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The perceived role of bullying bystanders in Mexican secondary school settings

The perceived role of bullying bystanders in Mexican secondary school settings
María Eugenia López Romero

2017

Department of Education, University of York, York YO10 5DD, UNITED KINGDOM.

ABSTRACT

Bystanders play an important role in school bullying dynamics, having the power to provide or withhold the social rewards bullies seek. Bystander support is also beneficial for bullying victims, who experience less social and mental health problems if they have defenders. Even though bystanders generally disapprove of bullying, they rarely intervene in bullying incidents. Research suggests that two factors closely related to bystander intervention in bullying are moral disengagement and self-efficacy. Cultural influences and gender may also play a part in bullying and bystander dynamics.

The main aim of this study was to explore Mexican secondary school students’ perceptions of their role in bullying situations. The study focused on gender differences in these perceptions, students' levels of self-efficacy, students’ use of moral disengagement dynamics, and student receptivity to material that encourages prosocial bystander behaviour. A questionnaire was developed to gauge students’ views on these topics, and administered to a sample of 186 secondary school students. Focus groups were also conducted to gain insight on group understandings and norms. A six-session workshop was designed and implemented to expose students to material on prosocial bystander behaviour.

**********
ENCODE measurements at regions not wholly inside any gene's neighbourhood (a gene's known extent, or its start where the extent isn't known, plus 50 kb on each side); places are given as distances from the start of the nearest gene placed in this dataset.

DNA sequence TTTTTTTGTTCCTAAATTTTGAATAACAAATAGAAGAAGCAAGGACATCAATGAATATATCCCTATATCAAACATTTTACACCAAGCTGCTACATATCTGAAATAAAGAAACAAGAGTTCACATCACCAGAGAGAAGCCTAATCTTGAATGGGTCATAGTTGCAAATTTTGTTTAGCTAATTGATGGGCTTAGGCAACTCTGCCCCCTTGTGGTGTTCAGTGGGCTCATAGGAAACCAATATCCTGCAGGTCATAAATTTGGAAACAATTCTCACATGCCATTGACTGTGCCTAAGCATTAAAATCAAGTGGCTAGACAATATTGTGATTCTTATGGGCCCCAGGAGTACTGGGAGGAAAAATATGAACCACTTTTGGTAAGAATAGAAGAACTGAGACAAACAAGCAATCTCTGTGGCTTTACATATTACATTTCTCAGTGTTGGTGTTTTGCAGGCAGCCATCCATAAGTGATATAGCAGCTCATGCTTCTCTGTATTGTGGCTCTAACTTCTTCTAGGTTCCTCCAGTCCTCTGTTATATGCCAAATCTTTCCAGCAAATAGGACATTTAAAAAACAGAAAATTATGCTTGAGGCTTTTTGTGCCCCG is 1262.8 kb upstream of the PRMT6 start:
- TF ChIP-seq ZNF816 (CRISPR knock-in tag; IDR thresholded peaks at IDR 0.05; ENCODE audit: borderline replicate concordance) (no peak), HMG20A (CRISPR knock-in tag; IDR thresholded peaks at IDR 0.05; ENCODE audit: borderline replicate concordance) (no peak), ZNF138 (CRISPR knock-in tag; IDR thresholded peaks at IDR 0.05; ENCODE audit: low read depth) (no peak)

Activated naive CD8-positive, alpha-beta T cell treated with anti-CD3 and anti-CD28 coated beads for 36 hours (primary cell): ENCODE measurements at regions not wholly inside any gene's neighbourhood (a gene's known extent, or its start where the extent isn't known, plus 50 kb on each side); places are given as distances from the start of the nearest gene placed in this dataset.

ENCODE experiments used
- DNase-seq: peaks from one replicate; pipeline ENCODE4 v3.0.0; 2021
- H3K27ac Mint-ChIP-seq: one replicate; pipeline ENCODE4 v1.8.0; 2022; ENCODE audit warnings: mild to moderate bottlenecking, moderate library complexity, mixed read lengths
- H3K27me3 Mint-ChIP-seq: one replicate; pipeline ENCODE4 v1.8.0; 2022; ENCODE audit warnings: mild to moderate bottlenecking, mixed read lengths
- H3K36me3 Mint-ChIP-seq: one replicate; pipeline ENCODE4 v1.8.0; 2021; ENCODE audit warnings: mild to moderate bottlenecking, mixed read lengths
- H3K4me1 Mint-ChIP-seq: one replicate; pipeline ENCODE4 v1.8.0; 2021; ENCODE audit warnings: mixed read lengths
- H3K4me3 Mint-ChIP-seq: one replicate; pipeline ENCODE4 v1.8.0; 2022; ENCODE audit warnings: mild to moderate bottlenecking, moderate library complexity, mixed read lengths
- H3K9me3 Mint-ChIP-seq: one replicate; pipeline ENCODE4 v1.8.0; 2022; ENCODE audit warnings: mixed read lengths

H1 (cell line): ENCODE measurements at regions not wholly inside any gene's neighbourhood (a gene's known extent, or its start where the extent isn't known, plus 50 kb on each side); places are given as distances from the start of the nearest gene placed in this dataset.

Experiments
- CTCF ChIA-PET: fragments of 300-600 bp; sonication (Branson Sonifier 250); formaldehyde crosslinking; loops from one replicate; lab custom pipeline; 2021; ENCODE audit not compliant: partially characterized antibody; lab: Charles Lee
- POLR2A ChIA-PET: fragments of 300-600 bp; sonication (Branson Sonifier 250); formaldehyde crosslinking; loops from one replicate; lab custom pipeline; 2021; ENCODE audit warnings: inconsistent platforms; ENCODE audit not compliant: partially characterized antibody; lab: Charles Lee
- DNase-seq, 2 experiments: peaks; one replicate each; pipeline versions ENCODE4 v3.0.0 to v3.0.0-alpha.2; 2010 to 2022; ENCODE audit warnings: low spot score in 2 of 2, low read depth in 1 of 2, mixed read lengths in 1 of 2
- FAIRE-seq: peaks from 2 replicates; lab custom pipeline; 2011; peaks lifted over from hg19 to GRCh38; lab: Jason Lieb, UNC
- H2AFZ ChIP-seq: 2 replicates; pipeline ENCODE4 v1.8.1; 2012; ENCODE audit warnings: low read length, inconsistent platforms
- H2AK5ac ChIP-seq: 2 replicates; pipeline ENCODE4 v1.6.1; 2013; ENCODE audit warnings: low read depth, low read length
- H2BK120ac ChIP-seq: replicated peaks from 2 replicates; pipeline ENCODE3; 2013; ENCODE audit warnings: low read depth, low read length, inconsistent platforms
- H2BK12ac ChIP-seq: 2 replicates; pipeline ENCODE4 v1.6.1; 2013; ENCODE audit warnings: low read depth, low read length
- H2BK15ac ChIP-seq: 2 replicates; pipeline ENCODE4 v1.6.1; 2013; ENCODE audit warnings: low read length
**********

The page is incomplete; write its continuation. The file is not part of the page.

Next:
Results suggested that most students feel empathy towards bullying victims and acknowledge that they have the power to make a difference. However, participants are reluctant to put ideas into action for fear of bully retaliation and the belief that they cannot rely on support from other peers and school staff. This sense of powerlessness seems to have a cultural component to it, and is more common in male students. Other gender differences were observed: females displayed higher self-efficacy to help and lower moral disengagement levels.

Research on cultural influences on bullying and bystander behaviour worldwide is needed, as well as further research on the implications, obstacles and opportunities of gender differences in this regard. Studies on what bystanders need to feel safe when helping bullying victims would also be a valuable resource for anti-bullying intervention efforts.